Multiplying by our conversion factor of 16.387 gives us an HGV of 7.75cc.

DHV, deck height volume:

The deck height of an engine is the distance from the top of the piston at TDC to the cylinder head mating surface (the block deck). You'll need to measure it precisely with a depth mike or similar tool. Then plug it into the cylinder volume formula as h, with r as half your bore diameter. In our example the piston is .020 inch down the hole; it's not uncommon to have as little as .005 inch deck height on some all out race applications. The cylinder bore in our example is 4.150 inch --- calculators ready? Radius squared is again 4.306 so 3.1417x4.306x.020=.270563 cubic inches, multiplied by our conversion factor of 16.387 nets a DHV of 4.43cc.


This figure includes the volume of the dome and/or valve reliefs, plus the area around the piston above the top compression ring. We’re going to go after this one with the burette, using the block with a piston installed. Situate the block so the deck is level, and be sure to coat the top compression ring with grease. Now rotate the crank until the top of the piston is exactly one inch down the hole, using a depth mike if possible. Coat the deck around the edge of the cylinder with a light layer of grease, seat the Plexiglas snugly on top, and again fill with the burette, noting the amount of alcohol needed to fill her. You might lay some newspaper on the floor under the engine, so you’ll hear it drip if you’ve got a leak alcohol evaporates so quickly that you could go without realizing you had a leak until it was too late.

The reading we get with our test engine is 210cc. We have to compare this figure to the volume of the cylinder one inch deep to get EDV. Using the formula again, (Pi), the bore of 4.150 inch for r and 1 for h, we get 3.1417x4.306x1=13.5281 or 221.66cc. This figure we must subtract from our burette reading, giving us a negative number for EDV, due to the dome on our piston: 210-221.68= -11.68. Remember that if you have an engine with flat top pistons and a couple of valve reliefs, the direct readout from the burette is going to be greater than the calculated one-inch cylinder volume. Subtracting from the burette reading gives you a positive number for EDV in such a case.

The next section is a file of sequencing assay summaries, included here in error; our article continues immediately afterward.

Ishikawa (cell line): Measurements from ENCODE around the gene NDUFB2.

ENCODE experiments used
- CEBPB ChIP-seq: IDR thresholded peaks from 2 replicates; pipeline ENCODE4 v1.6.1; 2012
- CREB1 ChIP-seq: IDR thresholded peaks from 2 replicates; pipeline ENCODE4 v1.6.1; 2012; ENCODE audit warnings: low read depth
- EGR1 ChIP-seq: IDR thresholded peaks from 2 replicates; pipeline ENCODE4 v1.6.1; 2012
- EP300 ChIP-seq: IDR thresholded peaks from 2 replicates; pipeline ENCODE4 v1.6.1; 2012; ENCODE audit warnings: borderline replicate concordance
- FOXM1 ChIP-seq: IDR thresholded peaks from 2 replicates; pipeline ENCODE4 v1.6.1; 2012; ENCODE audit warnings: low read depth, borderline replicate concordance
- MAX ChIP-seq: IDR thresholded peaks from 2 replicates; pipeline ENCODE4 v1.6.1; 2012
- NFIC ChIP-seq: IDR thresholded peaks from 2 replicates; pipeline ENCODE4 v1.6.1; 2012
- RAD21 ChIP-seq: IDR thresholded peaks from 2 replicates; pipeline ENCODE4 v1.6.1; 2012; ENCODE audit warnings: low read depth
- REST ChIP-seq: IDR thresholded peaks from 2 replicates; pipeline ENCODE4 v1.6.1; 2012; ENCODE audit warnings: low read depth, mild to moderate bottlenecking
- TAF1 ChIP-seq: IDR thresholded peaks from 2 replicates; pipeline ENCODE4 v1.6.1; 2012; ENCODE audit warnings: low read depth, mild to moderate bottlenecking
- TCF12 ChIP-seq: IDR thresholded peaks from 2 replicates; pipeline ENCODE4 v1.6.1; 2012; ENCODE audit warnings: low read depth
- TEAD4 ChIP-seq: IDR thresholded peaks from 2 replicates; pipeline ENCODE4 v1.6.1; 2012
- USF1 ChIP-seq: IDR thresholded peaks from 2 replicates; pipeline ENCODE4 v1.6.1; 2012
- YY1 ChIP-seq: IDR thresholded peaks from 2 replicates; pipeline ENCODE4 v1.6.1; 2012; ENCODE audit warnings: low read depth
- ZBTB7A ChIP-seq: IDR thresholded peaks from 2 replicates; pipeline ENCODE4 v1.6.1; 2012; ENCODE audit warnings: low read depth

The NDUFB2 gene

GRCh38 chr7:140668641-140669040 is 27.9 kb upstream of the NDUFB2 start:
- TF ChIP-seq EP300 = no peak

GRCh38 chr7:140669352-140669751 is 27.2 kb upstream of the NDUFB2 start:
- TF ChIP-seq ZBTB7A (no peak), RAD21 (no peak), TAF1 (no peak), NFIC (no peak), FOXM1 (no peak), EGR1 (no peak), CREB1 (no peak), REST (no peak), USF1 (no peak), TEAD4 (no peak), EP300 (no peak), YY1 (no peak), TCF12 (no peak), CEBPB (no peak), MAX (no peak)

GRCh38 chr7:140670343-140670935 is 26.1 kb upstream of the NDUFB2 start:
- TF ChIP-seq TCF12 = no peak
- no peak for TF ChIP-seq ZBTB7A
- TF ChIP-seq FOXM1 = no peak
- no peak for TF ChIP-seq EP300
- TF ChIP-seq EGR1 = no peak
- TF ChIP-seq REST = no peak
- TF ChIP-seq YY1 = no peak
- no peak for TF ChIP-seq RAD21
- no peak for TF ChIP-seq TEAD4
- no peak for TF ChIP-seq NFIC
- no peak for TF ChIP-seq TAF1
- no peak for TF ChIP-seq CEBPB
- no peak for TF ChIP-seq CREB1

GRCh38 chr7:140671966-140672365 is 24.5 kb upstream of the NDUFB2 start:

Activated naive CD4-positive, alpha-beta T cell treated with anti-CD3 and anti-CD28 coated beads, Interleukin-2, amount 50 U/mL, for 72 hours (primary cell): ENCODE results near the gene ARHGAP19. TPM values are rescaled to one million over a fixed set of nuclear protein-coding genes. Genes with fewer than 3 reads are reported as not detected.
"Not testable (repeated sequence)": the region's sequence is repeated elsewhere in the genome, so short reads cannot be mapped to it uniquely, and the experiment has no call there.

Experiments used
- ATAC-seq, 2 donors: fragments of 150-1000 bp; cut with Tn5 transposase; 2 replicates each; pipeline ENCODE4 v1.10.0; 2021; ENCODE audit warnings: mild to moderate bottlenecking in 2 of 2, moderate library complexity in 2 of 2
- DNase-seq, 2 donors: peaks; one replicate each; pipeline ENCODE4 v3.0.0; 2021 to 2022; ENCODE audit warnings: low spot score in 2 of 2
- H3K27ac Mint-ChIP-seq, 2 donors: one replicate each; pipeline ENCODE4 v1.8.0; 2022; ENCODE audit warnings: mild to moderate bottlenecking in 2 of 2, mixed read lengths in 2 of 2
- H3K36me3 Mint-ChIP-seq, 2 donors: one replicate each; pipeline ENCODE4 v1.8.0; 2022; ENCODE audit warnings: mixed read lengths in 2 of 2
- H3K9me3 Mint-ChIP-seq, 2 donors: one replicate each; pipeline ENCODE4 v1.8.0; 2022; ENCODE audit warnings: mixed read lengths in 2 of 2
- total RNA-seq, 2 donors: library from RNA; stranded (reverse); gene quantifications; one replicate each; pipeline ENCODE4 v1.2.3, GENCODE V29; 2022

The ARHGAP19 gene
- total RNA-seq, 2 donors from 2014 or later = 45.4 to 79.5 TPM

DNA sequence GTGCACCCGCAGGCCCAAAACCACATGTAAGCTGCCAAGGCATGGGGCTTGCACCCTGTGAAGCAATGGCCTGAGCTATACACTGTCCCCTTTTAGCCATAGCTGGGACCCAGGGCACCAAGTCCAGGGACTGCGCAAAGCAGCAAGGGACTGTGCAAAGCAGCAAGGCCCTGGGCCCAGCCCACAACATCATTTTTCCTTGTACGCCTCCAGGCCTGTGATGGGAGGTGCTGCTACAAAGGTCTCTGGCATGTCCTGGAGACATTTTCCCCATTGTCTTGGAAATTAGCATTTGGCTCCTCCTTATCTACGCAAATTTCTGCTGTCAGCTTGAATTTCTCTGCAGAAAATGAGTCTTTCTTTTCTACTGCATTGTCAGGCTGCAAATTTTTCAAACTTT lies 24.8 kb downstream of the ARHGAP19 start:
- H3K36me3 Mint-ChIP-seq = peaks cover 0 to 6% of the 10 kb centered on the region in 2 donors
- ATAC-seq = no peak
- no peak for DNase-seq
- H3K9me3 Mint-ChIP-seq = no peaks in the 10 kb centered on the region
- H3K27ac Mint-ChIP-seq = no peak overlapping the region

This value is actually the displacement figure for a single cylinder. There are numerous ways of calculating the swept volume, but we have found our old faithful cylinder volume formula to be the most accurate. The radius is half the diameter as before, and h is the stroke figure which is determined by the crankshaft you are using. Our stroke here is 3.75 inches, so we have 3.1417x4.306x3.75=50.7306 cubic inches; for the last time multiply by the 16.387 conversion factor to get 831.32cc. We now have all the figures we need to calculate the compression ratio.


=  831.32+70.0+7.75+4.43 - 11.68
       70.0+7.75+4.43 - 11.68


= 12.79

We round this off to 12.8:1 for our final determination of the compression ratio.

All of this should have made it clear that there’s a lot more to ordering pistons than walking into your local speed shop and telling the counterman that you want a set of pistons with a certain compression ratio. All piston manufacturers try to do the right thing, but the aren’t mind readers You have to give them all the right information on your engine.

Don’t tell a piston maker that you are going to use a cylinder head with 70cc combustion chambers and then change your mind and use a head with 110 cc chambers instead. If you plug 110cc into our formula instead of the 70 cc used, the final answer drops from 12.8:l to 8.5:1.

So, take your time and make all calculation as accurate as possible.


This page was created on December 2, 2000 and revised March 5, 2004